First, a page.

“Christians may be surprised to learn that Muslims believe in the Virgin Birth and Jesus’ miracles”…..MORE BY MICHAEL WOLFE

Left: Virgin Mary nurtured by a palm tree in a Turkish miniature, as described in the Qur'an; right: Mary and Jesus in a Persian miniature. Please click on image for Michael Wolfe's article

Left: Virgin Mary nurtured by a palm tree in a Turkish miniature, as described in the Qur’an; right: Mary and Jesus in a Persian miniature. Please click on image for Michael Wolfe’s article “Jesus Through a Muslim Lens.” Images: Wikipedia.

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“Muhammad, who could do nothing to alleviate the suffering of his small embattled community of believers, at last advised some of his followers to leave sacred Mecca and take refuge elsewhere”…..MORE BY BARNABY ROGERSON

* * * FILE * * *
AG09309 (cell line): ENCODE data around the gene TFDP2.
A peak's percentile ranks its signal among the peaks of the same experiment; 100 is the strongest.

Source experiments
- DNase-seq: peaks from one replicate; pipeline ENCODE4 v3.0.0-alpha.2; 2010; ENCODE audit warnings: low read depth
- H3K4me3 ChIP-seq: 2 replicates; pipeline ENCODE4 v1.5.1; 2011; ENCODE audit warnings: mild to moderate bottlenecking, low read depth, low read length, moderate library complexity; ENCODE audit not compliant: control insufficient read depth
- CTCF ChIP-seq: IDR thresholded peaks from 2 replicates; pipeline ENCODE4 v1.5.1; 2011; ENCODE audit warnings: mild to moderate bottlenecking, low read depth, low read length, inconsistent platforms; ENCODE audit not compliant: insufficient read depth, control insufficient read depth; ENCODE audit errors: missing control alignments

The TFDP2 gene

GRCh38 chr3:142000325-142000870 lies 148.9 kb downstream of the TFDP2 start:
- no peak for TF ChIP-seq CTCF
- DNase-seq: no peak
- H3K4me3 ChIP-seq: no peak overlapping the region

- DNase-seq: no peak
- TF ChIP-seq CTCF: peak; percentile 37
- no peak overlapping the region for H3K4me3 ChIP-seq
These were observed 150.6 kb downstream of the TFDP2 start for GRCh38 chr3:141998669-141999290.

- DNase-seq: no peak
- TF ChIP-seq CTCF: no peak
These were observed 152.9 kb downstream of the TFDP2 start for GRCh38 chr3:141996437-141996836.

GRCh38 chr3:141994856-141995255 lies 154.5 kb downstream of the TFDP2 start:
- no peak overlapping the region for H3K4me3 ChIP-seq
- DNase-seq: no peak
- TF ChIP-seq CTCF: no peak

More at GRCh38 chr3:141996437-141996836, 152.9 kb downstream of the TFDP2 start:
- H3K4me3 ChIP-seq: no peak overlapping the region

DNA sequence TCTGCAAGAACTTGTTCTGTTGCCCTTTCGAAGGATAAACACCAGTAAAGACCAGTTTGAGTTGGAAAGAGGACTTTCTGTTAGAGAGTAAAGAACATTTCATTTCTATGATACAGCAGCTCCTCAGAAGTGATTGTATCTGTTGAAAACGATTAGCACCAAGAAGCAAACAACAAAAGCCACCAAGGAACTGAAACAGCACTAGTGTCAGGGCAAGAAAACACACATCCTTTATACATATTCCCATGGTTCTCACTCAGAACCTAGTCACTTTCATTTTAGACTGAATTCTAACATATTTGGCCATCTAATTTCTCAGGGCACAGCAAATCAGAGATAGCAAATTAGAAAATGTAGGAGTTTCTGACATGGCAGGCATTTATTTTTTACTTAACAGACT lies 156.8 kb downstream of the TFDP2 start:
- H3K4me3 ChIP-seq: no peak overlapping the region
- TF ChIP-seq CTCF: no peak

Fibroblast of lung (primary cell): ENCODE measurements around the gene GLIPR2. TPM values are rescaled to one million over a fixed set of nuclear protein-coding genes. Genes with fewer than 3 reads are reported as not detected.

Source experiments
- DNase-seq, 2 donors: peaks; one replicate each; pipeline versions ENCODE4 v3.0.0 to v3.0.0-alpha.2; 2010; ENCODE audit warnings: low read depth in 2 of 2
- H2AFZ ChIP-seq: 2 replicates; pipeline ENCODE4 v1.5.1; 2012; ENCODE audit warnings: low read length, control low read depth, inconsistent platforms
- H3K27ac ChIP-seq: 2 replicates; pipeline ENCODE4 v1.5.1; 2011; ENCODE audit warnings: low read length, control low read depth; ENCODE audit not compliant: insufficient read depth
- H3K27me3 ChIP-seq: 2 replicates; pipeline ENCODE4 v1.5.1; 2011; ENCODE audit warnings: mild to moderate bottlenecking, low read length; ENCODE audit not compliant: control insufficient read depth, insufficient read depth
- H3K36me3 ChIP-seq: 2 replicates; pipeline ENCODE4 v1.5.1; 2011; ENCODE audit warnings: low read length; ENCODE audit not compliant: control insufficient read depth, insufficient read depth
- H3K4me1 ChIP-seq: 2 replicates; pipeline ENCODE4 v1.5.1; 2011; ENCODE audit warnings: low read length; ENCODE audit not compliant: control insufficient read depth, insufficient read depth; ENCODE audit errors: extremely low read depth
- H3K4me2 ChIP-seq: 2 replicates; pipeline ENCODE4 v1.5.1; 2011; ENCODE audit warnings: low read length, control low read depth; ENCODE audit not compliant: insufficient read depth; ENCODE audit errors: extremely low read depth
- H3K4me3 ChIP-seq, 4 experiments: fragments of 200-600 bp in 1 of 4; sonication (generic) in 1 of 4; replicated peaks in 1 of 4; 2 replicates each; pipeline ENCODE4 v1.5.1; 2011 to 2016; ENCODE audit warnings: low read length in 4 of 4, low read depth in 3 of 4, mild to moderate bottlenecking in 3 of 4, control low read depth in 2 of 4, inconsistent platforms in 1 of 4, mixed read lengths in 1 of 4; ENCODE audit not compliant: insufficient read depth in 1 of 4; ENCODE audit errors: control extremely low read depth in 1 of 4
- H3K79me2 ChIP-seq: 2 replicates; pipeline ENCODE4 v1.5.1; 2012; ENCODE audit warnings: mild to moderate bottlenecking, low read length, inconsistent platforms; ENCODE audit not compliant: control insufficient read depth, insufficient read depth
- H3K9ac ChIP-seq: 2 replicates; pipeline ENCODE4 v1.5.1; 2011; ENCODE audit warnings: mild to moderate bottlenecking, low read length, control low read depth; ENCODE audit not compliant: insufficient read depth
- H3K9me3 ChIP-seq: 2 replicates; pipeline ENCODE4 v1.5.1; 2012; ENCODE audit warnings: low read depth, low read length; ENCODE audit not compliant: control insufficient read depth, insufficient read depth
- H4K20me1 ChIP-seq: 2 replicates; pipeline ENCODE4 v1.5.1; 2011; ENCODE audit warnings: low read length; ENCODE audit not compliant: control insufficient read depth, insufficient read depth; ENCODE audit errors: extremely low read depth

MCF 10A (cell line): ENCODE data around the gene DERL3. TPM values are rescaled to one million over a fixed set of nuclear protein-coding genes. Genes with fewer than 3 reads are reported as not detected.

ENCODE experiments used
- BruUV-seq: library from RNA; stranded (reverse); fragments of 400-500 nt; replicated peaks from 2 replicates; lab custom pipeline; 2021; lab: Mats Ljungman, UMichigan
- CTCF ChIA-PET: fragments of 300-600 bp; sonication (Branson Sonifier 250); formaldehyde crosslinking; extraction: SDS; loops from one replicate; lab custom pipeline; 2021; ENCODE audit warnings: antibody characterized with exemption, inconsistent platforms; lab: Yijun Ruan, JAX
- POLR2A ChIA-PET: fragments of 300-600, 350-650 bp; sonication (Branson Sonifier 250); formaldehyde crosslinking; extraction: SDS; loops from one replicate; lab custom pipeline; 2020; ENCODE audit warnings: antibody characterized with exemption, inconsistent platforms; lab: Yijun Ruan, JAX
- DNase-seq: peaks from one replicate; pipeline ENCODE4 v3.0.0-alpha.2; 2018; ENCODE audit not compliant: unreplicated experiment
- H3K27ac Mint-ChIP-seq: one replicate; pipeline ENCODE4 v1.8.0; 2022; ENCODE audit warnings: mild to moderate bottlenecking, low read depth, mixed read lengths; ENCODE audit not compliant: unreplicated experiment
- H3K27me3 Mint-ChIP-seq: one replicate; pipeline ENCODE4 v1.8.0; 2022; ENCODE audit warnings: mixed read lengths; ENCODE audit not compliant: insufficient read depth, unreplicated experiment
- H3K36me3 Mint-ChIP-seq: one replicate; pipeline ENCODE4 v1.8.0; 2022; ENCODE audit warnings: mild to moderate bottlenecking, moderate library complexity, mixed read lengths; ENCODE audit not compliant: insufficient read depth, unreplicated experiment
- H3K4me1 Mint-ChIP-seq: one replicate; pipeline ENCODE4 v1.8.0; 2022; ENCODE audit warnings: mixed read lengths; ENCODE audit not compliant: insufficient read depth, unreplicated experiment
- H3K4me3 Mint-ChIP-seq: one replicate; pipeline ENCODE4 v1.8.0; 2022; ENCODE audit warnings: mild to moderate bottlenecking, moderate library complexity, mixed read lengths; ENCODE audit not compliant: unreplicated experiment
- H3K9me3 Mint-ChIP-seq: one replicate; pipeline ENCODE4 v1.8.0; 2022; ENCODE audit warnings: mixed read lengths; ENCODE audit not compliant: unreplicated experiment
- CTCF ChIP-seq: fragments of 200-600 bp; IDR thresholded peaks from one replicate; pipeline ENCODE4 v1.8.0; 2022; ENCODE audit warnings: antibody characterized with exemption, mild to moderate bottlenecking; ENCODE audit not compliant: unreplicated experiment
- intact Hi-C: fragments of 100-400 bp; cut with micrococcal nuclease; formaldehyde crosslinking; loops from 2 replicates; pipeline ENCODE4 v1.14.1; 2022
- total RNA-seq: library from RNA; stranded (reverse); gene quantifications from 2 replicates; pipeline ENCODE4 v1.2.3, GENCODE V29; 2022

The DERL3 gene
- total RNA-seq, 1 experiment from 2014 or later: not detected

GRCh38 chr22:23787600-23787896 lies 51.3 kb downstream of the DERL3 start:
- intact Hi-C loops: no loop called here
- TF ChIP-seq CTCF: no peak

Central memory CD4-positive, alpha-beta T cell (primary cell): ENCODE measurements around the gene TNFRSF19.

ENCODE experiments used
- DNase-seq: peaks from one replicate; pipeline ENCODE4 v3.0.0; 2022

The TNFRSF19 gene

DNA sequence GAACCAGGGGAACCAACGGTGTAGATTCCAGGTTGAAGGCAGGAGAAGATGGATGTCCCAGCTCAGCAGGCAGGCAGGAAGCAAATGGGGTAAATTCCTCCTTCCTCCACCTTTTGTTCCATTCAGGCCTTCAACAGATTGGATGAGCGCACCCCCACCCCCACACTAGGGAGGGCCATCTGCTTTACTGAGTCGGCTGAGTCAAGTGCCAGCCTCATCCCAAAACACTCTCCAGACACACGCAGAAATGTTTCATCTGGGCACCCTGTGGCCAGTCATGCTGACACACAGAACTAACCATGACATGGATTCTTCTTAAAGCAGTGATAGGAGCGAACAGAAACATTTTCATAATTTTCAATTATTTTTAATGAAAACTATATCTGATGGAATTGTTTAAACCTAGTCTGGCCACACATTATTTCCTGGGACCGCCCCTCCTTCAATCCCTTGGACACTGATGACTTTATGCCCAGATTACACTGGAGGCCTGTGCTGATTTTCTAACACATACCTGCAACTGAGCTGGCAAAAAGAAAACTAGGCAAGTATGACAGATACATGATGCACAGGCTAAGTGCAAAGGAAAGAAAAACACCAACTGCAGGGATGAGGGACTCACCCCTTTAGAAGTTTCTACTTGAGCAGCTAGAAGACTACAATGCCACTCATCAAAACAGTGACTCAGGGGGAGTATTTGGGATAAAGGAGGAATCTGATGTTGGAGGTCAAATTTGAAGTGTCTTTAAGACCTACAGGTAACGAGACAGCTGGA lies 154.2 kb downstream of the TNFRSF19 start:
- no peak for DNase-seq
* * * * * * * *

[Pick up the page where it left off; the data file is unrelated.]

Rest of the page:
The Altar of the Nativity, beneath which is the star marking the spot where tradition says the Virgin Mary gave birth to Jesus. Photo: Muslim Harji, Montreal, PQ. Copyright. Please click on image for Barnaby Rogerson's piece.

The Altar of the Nativity, beneath which is the star marking the spot where tradition says the Virgin Mary gave birth to Jesus. Photo: Muslim Harji, Montreal, PQ. Copyright. Please click on image for Barnaby Rogerson’s piece.

Date posted: December 22, 2018.

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On the Aga Khan: “Not all Heroes Wear Capes”; “I was Serving no Ordinary Man”; “Virtual Head of States”; and “Modern Personification of Historical Islamic Rationalism, Charity and Peace”

Salgirah Mubarak

Photo via Munira Karamkhudoeva of Khorog, Badakhshan.

Andrew Kosorok on the Aga Khan“The Prophet Muhammad taught: ‘The doors of goodness are many…..enjoining good, forbidding evil, removing harm from the road, listening to the deaf, leading the blind, guiding one to the object of his need, hurrying with the strength of one’s legs to one in sorrow who is asking for help, and supporting the feeble with the strength of one’s arms — all these are charity prescribed for you. Your smile for your brother is charity’. And the Aga Khan has accepted this hadith as a personal job description”….READ MORE BY ANDREW KOSOROK